Jump to content
The Education Forum
  • Announcements

    • Evan Burton

      OPEN REGISTRATION BY EMAIL ONLY !!! PLEASE CLICK ON THIS TITLE FOR INFORMATION REQUIRED FOR REGISTRATION!:   06/03/2017

      We have 5 requirements for registration: 1.Sign up with your real name. (This will be your Username) 2.A valid email address 3.Your agreement to the Terms of Use, seen here: http://educationforum.ipbhost.com/index.php?showtopic=21403. 4. Your photo for use as an avatar  5.. A brief biography. We will post these for you, and send you your password. We cannot approve membership until we receive these. If you are interested, please send an email to: edforumbusiness@outlook.com We look forward to having you as a part of the Forum! Sincerely, The Education Forum Team
Sign in to follow this  
John Simkin

FBI and Chappaquiddick

Recommended Posts

In his autobiography, The Bureau: My Thirty Years in Hoover's FBI, William Sullivan, Deputy Director of the FBI under Hoover, claims that the FBI was involved in investigating Chappaquiddick:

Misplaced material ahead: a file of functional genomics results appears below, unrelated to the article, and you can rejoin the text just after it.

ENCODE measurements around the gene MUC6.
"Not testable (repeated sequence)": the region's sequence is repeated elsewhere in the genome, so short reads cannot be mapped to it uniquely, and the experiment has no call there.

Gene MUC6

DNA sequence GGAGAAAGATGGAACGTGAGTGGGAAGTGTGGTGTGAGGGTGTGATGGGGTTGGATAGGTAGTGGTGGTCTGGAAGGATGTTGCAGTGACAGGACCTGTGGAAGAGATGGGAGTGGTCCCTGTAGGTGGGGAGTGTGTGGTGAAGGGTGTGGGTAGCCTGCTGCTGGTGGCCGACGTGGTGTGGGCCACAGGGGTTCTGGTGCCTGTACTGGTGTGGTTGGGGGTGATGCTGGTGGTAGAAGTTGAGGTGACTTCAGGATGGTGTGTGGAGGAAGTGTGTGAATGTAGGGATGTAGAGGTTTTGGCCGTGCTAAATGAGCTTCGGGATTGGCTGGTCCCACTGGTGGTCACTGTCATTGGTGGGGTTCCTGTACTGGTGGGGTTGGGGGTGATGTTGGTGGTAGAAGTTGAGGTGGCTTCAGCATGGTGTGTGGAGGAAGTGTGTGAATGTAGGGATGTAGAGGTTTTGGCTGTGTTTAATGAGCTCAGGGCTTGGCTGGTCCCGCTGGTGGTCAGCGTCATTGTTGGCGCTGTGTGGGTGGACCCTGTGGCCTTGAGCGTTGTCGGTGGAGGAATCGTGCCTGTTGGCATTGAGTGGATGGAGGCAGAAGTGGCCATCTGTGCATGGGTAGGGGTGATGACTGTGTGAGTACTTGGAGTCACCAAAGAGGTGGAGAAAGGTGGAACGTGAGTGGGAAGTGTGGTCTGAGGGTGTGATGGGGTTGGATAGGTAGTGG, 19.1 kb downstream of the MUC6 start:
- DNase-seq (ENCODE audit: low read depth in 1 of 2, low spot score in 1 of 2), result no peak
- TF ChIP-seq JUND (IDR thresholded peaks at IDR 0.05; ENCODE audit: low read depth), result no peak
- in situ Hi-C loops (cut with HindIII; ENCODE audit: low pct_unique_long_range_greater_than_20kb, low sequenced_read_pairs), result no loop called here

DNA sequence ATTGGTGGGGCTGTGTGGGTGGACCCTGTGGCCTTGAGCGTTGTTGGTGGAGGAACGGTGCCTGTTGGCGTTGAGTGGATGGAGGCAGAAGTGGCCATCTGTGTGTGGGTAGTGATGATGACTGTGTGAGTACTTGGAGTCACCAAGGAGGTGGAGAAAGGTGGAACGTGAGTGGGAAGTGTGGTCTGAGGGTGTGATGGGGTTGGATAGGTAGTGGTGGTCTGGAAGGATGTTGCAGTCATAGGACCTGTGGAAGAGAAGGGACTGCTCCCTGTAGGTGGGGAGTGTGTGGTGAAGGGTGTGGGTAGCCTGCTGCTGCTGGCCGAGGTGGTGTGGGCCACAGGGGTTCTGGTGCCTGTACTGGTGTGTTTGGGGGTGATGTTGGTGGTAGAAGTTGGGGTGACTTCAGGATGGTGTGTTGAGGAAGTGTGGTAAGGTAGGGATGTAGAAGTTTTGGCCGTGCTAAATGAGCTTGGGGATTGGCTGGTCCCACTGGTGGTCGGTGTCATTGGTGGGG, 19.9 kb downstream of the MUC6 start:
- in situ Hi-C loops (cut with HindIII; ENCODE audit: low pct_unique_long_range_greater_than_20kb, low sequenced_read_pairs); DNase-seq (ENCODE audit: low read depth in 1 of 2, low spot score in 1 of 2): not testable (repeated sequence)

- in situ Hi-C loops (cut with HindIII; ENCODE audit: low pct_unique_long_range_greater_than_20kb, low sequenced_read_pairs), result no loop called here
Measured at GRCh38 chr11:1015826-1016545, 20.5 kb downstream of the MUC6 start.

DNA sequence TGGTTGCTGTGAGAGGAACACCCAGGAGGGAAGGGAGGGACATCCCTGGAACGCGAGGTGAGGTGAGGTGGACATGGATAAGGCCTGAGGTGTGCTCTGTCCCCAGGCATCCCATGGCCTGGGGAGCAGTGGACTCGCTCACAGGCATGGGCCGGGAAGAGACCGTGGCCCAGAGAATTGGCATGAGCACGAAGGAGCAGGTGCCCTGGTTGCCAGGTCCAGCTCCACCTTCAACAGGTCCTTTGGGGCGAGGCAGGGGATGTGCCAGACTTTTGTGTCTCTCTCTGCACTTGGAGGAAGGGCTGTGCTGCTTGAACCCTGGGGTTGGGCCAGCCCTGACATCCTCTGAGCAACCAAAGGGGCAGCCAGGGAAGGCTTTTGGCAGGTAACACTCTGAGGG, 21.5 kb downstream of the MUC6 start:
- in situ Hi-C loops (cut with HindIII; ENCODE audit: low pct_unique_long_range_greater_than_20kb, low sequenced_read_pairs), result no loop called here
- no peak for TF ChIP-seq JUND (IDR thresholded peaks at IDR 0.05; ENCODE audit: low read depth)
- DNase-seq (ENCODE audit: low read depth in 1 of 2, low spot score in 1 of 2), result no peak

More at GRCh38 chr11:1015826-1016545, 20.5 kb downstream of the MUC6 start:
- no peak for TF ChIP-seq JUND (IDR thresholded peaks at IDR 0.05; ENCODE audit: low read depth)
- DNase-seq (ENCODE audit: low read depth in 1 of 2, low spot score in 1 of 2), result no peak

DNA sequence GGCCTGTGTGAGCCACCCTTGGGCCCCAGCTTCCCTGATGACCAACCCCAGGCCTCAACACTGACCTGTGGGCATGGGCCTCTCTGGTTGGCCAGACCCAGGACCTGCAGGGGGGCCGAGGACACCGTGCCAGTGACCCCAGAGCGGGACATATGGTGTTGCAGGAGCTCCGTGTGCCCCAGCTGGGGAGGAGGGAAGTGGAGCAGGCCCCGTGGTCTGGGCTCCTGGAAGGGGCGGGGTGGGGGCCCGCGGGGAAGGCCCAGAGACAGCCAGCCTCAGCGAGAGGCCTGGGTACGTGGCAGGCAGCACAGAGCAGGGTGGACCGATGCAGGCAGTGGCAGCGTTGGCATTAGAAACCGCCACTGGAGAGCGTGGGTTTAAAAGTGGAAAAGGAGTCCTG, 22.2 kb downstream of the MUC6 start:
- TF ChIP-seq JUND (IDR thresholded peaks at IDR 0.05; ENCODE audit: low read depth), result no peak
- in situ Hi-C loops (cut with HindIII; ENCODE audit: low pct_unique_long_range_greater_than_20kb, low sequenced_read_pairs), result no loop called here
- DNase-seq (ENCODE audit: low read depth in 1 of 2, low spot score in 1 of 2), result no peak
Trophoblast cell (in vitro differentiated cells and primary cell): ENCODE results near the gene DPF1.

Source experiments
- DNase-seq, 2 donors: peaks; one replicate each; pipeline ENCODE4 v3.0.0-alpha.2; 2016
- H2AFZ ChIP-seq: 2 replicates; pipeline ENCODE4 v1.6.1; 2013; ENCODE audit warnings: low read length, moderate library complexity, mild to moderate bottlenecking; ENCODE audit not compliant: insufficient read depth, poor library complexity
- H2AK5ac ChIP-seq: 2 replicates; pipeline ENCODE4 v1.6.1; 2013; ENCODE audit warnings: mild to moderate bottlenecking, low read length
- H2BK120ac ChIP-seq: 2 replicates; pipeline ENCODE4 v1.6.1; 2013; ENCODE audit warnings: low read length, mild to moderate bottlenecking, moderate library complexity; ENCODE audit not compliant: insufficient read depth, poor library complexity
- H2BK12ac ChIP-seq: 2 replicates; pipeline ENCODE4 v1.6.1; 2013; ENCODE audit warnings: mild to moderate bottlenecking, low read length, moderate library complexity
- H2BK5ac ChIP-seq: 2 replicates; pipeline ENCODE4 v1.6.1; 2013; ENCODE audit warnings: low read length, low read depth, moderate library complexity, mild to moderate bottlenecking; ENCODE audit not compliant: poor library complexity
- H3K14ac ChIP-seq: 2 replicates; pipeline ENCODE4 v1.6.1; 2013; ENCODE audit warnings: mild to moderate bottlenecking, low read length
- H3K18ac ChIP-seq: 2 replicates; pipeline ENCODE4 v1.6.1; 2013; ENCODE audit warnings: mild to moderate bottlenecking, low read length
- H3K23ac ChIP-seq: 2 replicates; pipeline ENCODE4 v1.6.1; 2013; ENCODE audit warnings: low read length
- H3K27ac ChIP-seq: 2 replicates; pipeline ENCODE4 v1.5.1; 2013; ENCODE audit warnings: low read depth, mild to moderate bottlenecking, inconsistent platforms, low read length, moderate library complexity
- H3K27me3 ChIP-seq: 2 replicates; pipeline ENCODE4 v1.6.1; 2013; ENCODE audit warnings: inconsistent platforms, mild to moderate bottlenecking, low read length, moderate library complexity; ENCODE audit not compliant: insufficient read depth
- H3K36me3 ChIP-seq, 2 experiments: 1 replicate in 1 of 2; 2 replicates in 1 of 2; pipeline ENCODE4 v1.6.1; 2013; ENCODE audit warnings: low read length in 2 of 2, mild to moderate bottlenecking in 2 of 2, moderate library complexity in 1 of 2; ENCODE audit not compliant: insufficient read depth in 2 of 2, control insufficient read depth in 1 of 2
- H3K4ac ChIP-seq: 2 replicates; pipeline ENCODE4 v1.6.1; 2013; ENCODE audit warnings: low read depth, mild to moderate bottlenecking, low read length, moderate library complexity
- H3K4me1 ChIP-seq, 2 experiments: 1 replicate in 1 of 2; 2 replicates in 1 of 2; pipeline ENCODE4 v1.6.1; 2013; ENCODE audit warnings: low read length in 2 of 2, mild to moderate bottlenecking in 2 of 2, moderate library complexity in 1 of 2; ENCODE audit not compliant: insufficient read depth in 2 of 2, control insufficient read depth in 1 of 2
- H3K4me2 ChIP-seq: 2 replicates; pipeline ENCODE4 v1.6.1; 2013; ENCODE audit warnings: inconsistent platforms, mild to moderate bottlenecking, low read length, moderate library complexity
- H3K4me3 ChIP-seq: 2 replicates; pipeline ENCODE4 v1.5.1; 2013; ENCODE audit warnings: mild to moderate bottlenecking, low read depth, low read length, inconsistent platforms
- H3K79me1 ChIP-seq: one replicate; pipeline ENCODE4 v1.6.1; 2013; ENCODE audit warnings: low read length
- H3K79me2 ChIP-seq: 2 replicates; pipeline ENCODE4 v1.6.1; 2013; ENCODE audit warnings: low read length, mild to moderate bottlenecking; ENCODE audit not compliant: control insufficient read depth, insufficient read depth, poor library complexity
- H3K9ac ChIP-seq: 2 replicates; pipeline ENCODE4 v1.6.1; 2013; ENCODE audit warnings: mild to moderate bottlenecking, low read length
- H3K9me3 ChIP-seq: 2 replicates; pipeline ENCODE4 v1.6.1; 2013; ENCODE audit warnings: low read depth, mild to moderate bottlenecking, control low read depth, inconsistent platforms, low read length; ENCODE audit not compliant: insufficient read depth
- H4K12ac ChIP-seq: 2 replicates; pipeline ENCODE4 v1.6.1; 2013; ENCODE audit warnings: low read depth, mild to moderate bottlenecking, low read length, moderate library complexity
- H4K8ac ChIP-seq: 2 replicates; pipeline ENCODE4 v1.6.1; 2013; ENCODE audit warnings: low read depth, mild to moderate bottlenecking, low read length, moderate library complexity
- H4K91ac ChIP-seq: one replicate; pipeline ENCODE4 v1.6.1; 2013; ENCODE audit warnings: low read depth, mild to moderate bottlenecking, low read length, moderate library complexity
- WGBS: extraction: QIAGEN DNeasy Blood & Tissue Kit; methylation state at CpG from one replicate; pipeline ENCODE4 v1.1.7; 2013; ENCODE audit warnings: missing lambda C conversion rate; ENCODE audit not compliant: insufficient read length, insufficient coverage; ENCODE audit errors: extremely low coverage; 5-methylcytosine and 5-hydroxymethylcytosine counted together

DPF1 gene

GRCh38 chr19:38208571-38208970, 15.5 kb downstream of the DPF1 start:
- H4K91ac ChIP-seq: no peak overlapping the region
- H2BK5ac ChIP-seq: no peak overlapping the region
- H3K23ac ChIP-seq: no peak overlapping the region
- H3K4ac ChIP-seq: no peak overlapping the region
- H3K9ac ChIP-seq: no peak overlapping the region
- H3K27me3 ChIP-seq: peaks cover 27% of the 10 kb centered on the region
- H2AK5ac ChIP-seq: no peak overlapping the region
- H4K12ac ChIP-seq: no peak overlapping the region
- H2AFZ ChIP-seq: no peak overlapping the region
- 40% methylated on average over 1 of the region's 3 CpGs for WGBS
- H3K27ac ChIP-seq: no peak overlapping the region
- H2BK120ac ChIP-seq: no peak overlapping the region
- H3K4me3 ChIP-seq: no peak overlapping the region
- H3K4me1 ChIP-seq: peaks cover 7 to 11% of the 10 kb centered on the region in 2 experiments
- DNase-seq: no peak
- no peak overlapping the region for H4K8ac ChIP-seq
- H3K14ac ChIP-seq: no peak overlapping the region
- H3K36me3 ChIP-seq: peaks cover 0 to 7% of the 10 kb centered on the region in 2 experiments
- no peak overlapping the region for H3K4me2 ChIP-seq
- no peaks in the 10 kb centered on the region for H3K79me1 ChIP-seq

Hoover was as fond of Ted Kennedy as he had been of his brothers. It was the FBI which circulated the story that Teddy Kennedy was a poor student and had cheated on an exam. By rights the FBI should have had nothing to do with the Chappaquiddick affair, but the Boston office was put on the case right away. Although Hoover was delighted to cooperate, the order did not originate with him. It came from the White House.

Everything that came in on Kennedy and on Mary Jo Kopechne, the unfortunate young woman who drowned in his car, was funnelled to the White House. Hoover even assigned our local agent to dig into the affair. The White House asked Hoover to make the assignment and Hoover jumped through the hoop to do it.

This possibly explains why Edward Kennedy never made a serious attempt to become president. The Republicans were aware of what really happened at Chappaquiddick.

Share this post


Link to post
Share on other sites